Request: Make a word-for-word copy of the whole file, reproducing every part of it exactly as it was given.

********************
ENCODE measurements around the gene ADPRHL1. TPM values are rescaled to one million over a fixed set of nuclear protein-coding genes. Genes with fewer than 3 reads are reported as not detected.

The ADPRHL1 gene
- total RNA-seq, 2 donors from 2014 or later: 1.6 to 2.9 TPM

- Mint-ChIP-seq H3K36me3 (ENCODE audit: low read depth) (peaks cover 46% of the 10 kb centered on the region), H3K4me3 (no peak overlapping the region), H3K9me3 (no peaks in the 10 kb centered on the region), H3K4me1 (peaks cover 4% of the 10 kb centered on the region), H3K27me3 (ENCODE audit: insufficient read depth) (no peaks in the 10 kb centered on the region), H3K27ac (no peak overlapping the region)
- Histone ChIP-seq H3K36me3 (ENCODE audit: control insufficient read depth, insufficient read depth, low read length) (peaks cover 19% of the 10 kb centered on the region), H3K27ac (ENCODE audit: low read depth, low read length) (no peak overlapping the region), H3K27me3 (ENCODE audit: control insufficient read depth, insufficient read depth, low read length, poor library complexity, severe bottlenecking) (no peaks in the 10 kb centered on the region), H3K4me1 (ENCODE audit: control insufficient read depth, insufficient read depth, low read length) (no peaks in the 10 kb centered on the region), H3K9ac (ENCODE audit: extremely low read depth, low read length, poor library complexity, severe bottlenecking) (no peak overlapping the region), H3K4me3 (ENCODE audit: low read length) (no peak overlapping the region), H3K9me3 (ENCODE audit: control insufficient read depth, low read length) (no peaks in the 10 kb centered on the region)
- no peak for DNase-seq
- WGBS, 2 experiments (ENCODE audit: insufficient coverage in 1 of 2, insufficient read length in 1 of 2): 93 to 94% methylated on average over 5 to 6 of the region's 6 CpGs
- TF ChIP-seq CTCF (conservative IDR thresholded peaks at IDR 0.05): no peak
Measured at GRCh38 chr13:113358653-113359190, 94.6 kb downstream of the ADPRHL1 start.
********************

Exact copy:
ENCODE measurements around the gene ADPRHL1. TPM values are rescaled to one million over a fixed set of nuclear protein-coding genes. Genes with fewer than 3 reads are reported as not detected.

The ADPRHL1 gene
- total RNA-seq, 2 donors from 2014 or later: 1.6 to 2.9 TPM

- Mint-ChIP-seq H3K36me3 (ENCODE audit: low read depth) (peaks cover 46% of the 10 kb centered on the region), H3K4me3 (no peak overlapping the region), H3K9me3 (no peaks in the 10 kb centered on the region), H3K4me1 (peaks cover 4% of the 10 kb centered on the region), H3K27me3 (ENCODE audit: insufficient read depth) (no peaks in the 10 kb centered on the region), H3K27ac (no peak overlapping the region)
- Histone ChIP-seq H3K36me3 (ENCODE audit: control insufficient read depth, insufficient read depth, low read length) (peaks cover 19% of the 10 kb centered on the region), H3K27ac (ENCODE audit: low read depth, low read length) (no peak overlapping the region), H3K27me3 (ENCODE audit: control insufficient read depth, insufficient read depth, low read length, poor library complexity, severe bottlenecking) (no peaks in the 10 kb centered on the region), H3K4me1 (ENCODE audit: control insufficient read depth, insufficient read depth, low read length) (no peaks in the 10 kb centered on the region), H3K9ac (ENCODE audit: extremely low read depth, low read length, poor library complexity, severe bottlenecking) (no peak overlapping the region), H3K4me3 (ENCODE audit: low read length) (no peak overlapping the region), H3K9me3 (ENCODE audit: control insufficient read depth, low read length) (no peaks in the 10 kb centered on the region)
- no peak for DNase-seq
- WGBS, 2 experiments (ENCODE audit: insufficient coverage in 1 of 2, insufficient read length in 1 of 2): 93 to 94% methylated on average over 5 to 6 of the region's 6 CpGs
- TF ChIP-seq CTCF (conservative IDR thresholded peaks at IDR 0.05): no peak
Measured at GRCh38 chr13:113358653-113359190, 94.6 kb downstream of the ADPRHL1 start.